It is possible for you to handle your legal problem without going to court.
This guide will outline some options for dealing with it without legal proceedings.
Types of problems best suited to court
Although many problems can be resolved without attending court, on occasion going to court is the best or only option. For instance, if you are facing the prospect of losing your home, children, job or even being deported, you may need an immediate solution that only a court can provide.
Factors you should take into account when deciding how to deal with your legal problem
To help you decide how to deal with your legal problem, it may help to work backwards by determining the remedy you would like to obtain. For example, would you like:
- An apology
- An explanation for what happened to you
- An undertaking that the incident will not happen to anyone else
- A mistake corrected
- A promise that a person or entity will not do something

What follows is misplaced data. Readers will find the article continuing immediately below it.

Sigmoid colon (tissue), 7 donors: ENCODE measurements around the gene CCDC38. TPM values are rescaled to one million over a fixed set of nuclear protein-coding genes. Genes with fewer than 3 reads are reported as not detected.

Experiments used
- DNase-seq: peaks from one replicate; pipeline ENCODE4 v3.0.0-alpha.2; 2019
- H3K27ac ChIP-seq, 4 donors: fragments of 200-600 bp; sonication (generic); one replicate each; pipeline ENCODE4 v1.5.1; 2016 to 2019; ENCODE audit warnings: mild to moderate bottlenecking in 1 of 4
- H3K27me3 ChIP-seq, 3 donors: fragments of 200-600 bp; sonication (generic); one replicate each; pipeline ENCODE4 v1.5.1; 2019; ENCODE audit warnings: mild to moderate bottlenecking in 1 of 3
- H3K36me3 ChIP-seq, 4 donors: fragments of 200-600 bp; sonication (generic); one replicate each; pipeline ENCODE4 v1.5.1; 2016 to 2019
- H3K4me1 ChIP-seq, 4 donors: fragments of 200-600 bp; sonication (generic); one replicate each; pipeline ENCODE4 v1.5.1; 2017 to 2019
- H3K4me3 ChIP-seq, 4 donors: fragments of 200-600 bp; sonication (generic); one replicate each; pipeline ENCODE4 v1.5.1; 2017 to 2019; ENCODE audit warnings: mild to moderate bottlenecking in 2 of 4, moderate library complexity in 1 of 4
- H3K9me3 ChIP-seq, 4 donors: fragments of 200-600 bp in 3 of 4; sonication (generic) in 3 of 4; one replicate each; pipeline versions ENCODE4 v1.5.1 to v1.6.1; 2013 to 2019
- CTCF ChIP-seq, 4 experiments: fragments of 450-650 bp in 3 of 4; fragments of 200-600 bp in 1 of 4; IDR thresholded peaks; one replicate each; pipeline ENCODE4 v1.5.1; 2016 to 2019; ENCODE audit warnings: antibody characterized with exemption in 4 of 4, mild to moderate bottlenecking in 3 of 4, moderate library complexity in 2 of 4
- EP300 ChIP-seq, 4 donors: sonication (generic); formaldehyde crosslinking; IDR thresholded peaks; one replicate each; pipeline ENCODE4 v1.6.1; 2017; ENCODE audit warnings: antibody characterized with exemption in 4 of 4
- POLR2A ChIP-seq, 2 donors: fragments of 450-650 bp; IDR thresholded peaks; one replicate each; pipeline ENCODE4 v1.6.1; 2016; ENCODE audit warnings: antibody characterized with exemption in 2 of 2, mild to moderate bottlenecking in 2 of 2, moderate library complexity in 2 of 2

- A change in the behaviour of a person or entity
- An item you own repaired or replaced
- An order that an act is performed or ceased
It may be possible for you to sort your problem out informally by talking directly to the person or organisation you think is responsible for causing the problem.
A simple explanation coupled with reasonable suggestions as to how it can be resolved may present a way forward for agreement with, for example, your builder or neighbour.
Most firms, especially large ones, have a process in place to handle complaints.
This provides them with an opportunity to consider your problem in detail and try to sort things out with you. For help with writing a complaint letter, contact your local Citizens Advice or Law Centre.
Alternative Dispute Resolution
If your attempts at negotiation fail or your complaint did not get off the ground, you may want to consider alternative dispute resolution (ADR) methods, such as:
- Ombudsmen schemes.
The court will encourage you to try ADR before going to court. It tends to be faster, cheaper and less stressful than legal proceedings.
You may also like:
If you cannot find what you are looking for on Findlaw.co.uk please let us know by contacting us at: firstname.lastname@example.org.
Furthermore, please be aware that while we attempt to ensure all our information is as up-to-date and relevant as possible occasionally some our articles may no longer be accurate.